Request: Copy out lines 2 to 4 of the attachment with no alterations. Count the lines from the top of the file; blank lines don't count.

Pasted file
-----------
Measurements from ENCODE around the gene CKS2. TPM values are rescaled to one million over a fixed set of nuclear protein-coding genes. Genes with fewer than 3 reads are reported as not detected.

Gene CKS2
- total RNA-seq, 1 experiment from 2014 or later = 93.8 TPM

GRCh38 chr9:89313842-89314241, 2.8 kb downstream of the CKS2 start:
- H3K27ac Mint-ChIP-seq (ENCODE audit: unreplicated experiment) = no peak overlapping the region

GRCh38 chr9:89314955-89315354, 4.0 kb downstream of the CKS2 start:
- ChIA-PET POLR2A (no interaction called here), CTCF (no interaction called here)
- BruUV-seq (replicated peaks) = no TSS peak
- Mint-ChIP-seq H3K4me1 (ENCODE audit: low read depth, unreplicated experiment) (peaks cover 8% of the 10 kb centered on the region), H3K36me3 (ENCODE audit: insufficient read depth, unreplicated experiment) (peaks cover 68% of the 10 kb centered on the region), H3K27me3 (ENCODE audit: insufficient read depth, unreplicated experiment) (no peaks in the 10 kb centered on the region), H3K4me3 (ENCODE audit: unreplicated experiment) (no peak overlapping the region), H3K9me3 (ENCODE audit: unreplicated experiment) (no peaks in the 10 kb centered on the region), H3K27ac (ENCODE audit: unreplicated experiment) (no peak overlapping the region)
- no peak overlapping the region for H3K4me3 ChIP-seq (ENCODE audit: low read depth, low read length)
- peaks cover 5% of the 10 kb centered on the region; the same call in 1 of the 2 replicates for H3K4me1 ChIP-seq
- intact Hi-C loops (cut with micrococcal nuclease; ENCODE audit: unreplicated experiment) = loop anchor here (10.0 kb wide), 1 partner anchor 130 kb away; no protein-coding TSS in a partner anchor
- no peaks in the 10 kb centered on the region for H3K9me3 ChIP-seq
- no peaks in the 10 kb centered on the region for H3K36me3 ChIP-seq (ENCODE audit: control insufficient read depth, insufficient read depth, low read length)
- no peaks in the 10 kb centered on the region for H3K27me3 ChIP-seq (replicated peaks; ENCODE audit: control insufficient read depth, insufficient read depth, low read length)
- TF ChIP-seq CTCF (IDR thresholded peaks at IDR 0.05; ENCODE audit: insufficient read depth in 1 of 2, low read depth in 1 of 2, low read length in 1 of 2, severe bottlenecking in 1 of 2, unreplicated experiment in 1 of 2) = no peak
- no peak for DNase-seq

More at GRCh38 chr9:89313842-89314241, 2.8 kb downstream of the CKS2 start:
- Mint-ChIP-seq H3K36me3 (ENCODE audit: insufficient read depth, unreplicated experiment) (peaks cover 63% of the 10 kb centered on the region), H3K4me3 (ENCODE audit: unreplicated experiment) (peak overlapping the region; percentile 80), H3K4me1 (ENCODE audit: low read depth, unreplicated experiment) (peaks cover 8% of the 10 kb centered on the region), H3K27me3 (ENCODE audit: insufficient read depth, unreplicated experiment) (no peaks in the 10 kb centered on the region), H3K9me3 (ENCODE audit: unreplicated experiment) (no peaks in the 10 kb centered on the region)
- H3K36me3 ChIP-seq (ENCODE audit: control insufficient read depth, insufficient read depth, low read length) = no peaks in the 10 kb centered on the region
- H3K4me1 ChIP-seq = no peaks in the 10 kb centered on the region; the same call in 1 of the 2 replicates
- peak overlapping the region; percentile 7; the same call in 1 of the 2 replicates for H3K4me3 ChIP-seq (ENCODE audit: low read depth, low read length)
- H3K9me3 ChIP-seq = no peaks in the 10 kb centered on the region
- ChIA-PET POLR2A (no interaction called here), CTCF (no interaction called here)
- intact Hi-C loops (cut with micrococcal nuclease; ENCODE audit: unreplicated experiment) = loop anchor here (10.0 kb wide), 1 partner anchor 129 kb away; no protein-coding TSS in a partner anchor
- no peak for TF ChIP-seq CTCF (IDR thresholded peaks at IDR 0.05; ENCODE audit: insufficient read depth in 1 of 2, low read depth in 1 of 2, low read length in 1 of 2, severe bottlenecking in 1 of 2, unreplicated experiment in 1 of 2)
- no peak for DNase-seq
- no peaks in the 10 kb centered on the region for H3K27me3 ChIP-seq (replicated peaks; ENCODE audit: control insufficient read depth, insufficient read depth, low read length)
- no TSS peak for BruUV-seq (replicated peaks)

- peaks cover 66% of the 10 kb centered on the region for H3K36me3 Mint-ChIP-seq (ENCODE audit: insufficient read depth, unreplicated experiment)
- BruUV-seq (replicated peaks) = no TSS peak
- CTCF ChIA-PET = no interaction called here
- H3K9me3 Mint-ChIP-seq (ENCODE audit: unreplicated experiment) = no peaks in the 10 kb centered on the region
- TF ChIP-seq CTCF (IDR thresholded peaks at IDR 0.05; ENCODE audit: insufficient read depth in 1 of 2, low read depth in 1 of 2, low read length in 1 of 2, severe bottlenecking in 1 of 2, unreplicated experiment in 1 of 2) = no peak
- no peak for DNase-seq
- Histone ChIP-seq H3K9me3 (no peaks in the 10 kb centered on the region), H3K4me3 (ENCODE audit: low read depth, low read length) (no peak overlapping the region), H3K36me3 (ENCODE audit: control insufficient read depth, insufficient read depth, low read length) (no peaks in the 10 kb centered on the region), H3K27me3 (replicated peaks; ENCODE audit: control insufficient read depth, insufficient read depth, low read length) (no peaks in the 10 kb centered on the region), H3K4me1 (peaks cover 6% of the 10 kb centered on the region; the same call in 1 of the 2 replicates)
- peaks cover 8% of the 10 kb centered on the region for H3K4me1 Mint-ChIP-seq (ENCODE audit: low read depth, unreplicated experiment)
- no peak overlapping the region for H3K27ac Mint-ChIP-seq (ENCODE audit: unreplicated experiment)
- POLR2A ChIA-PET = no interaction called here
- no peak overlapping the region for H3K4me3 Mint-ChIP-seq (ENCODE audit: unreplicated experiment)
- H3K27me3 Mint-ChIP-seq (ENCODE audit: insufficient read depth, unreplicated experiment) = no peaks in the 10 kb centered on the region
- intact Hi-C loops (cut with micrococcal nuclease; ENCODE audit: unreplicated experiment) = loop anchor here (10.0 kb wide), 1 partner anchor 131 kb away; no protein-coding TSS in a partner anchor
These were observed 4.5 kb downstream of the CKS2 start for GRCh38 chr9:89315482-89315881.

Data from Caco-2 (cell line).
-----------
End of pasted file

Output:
Gene CKS2
- total RNA-seq, 1 experiment from 2014 or later = 93.8 TPM

GRCh38 chr9:89313842-89314241, 2.8 kb downstream of the CKS2 start: